Complaints Happen. What’s Your Policy for Handling Them?
You’re a great employer. You offer competitive wages and benefits, remote work options, paid time off, and even have an office dog. What could employees possibly have to complain about?
Maybe nothing. But that doesn’t mean you shouldn’t have a complaint policy in place just in case.
Dealing with discontent
Even businesses who try to do everything right sometimes end up in situations that cause unease for employees and trouble for the organization.
Employees could be unhappy about a number of things that are affecting their work environment or even their personal lives. Some will suffer in silence, some will simply leave, and others will gather the courage to speak up.
When thinking about these options, it makes sense to ask yourself which scenario is best for your business.
Would you rather have:
- Disgruntled and disengaged employees?
- Constant turnover?
- An opportunity to learn what employees want and how to get them to stay?
You don’t know what you don’t know
Even the best business owners have seen things go awry at work. You could have a rogue supervisor or employee that’s acting inappropriately, a frustrating new technology, or a compensation structure that just isn’t keeping up.
You may think you don’t want to encourage employee complaints, but there is a big downside to a complaint free workplace.
If no one says anything, you’ll keep on trucking along, never knowing the real drivers of employee disengagement and turnover. Worse yet, if there’s some serious behavioral issues, you may be blindly heading toward a public relations nightmare and/or an expensive legal battle.
Create space for complaints
In doing so, you will also create space for growth and improvement.
The key to effective handling of employee complaints is to create a policy that is timely, confidential, and fair.
1.) Don’t wait.
If an employee lodges a complaint and nothing happens, this sends one of a few messages:
- We don’t care.
- Your concerns have no merit.
- Yes, this is happening. And we have no desire to change it.
The longer you sit on these things, the more uncaring (or guilty) you appear. Whether or not that is the case.
Even if you are taking the time to research the issue and carefully respond, you’ve got to let people know. Communicate that the message has been received, tell that person you are looking into it, and provide a rough idea of when they can expect to hear back from you.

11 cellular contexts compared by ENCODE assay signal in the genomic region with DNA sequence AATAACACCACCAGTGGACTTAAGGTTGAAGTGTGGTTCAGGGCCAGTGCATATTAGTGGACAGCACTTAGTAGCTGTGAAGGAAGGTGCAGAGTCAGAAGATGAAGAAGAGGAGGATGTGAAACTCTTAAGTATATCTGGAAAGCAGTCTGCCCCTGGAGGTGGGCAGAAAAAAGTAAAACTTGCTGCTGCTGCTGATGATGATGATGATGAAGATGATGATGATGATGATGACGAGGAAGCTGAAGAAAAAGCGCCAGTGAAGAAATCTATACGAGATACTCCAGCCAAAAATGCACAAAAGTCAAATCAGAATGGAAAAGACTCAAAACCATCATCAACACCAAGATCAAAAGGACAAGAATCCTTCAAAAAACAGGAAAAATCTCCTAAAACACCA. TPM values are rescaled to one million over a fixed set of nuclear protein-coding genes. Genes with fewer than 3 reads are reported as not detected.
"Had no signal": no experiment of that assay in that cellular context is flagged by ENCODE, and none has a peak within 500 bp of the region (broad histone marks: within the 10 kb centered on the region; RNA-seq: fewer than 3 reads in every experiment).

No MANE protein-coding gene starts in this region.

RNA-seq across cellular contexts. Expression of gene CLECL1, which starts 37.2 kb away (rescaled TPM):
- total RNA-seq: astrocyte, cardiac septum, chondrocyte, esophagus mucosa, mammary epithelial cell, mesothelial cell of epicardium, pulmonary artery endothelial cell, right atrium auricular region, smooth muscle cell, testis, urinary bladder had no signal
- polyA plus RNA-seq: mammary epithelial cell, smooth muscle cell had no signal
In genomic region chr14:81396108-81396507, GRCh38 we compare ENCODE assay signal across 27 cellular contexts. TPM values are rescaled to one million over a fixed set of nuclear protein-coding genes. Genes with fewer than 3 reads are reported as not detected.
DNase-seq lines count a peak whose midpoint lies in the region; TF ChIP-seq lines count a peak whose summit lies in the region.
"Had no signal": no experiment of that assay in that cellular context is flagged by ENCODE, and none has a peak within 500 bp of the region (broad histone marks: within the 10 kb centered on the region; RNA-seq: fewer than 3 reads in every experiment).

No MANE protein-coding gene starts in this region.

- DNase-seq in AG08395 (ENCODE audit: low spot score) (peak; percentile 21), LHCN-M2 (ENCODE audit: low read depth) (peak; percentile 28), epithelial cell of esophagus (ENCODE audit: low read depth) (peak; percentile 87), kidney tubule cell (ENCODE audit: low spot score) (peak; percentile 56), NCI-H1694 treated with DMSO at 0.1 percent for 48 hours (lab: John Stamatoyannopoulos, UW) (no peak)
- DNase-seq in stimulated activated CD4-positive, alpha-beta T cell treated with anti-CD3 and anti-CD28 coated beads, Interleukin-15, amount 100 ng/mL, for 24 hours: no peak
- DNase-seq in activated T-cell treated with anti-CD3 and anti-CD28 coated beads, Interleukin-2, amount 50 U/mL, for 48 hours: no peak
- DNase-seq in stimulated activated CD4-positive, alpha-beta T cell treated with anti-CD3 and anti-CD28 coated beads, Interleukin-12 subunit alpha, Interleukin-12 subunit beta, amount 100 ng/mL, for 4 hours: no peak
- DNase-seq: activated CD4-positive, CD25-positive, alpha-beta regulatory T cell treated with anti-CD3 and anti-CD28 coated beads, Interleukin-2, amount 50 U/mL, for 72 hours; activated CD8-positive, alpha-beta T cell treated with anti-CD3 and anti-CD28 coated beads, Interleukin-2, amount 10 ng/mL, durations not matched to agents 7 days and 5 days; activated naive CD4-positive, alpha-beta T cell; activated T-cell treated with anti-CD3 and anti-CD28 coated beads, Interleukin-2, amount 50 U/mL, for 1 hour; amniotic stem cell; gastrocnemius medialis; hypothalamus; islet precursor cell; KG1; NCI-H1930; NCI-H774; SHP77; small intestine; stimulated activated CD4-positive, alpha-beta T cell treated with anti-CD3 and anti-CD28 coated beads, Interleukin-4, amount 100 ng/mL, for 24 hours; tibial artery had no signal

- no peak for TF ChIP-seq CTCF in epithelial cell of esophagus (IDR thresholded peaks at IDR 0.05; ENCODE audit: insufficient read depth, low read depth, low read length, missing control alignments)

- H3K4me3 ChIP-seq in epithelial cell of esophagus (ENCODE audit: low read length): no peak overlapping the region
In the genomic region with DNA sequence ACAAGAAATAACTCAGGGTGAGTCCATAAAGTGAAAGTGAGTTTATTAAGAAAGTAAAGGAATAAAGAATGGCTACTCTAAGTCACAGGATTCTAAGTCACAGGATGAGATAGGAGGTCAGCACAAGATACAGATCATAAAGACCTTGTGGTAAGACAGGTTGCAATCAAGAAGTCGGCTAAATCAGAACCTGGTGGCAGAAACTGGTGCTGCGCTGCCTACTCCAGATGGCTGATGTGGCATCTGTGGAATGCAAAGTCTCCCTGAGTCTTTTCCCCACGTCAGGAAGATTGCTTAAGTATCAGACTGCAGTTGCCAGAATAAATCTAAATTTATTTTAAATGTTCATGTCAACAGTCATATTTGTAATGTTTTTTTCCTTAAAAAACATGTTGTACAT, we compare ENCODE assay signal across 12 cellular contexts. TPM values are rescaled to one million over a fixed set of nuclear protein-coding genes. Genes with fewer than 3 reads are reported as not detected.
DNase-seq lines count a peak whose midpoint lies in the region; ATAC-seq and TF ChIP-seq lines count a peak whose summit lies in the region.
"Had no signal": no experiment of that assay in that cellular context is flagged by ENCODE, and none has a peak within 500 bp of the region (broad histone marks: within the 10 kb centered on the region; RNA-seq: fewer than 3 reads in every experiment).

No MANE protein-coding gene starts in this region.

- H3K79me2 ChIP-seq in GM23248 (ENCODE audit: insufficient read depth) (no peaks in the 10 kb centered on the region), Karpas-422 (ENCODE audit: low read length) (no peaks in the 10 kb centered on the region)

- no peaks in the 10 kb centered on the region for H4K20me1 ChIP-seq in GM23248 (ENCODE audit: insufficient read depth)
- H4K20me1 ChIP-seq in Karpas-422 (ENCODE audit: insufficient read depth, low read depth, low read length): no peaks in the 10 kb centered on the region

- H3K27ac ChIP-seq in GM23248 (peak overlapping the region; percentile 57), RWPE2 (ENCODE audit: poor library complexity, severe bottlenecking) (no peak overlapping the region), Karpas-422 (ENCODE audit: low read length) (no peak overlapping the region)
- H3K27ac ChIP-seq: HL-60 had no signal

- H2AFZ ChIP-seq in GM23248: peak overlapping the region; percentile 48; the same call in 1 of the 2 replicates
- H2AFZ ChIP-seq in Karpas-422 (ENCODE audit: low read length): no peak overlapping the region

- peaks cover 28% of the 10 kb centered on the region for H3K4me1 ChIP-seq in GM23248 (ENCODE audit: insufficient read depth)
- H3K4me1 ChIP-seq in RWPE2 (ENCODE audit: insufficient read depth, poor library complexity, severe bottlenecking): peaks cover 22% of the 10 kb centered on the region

2.) Keep it confidential.
There are many reasons employees don’t speak up about sensitive issues.
- They’re shy, uncomfortable, or embarrassed.
- They don’t want to make trouble.
- They’re afraid of retaliation.
A process that protects people during the complaint process is going to allow a more authentic conversation. Not only does it protect the person with the complaint, it protects anyone who might be on the other end of it until the matter can be resolved. The last thing you want is a sensitive complaint making its way around the organization before the facts have been laid out.
A good policy will provide a clear structure for how to go about lodging employee complaints. The nature and severity of issues could vary greatly, so make sure to build in multiple reporting options. Someone who feels harassed by their direct supervisor won’t feel comfortable lodging a complaint with that person. Create opportunities that allow for maximum honesty and fairness.
3.) Check bias at the door.
You heard the part about fairness, right? With society more divided than ever, remaining impartial is becoming extremely difficult. According to Wikipedia, even Sweden isn’t truly neutral. Whaaaat?
The point is, people are picking sides on all kinds of issues and events based on personal beliefs, experiences, and what they’re seeing in the media. Many times, our “data” sources include incorrect information, rumors, or worse yet— gut feelings. And many of us are sticking to our tightly held biases, no matter what kind of facts and evidence are revealed. This isn’t good.
Life doesn’t happen in black and white. Getting to the bottom of employee complaints includes a lot of gray area. Make sure those who are handling complaints in your company are able to step back, remain objective, and look at the situation with impartial eyes.
It’s important that all complaints, investigations and resulting actions are applied fairly and consistently, each and every time.
It’s also important to recognize the opportunity for growth.
Keeping an open mind means more than just giving each employee the opportunity to speak up. It means being willing to look deep inside your company and see potential problems and other unpleasant things that may be happening, with our without your knowledge.
No complain, no gain
Hearing honest feedback isn’t always fun. It can be annoying, uncomfortable, and even downright painful.
But, if you’re able to reframe employee complaints as a valuable opportunity for self-reflection and growth, you could very well be on your way toward better communication, streamlined processes, lower turnover, and happier employees.
Photo by Dean Drobot